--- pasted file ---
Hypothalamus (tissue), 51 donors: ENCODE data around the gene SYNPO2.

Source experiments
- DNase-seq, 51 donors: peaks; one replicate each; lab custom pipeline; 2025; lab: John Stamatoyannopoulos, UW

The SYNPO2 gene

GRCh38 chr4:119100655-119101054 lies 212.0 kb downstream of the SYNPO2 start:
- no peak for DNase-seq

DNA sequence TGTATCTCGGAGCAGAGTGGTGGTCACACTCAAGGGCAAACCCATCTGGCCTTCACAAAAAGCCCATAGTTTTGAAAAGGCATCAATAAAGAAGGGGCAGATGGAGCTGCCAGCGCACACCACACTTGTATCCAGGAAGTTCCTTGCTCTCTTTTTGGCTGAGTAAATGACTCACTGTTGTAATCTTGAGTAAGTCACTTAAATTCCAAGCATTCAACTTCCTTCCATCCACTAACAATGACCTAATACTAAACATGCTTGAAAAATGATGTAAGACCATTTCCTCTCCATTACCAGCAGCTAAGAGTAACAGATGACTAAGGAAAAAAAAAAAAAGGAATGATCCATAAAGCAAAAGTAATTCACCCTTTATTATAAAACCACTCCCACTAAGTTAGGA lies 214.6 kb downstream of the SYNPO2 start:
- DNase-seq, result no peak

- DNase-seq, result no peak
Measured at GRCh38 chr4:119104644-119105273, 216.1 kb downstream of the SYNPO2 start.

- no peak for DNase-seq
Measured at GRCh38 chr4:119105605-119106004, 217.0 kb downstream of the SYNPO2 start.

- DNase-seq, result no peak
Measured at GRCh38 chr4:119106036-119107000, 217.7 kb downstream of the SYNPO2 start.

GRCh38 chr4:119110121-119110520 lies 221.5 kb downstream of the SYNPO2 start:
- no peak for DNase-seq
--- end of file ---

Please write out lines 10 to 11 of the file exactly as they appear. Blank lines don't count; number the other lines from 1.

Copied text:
Measured at GRCh38 chr4:119104644-119105273, 216.1 kb downstream of the SYNPO2 start.

- no peak for DNase-seq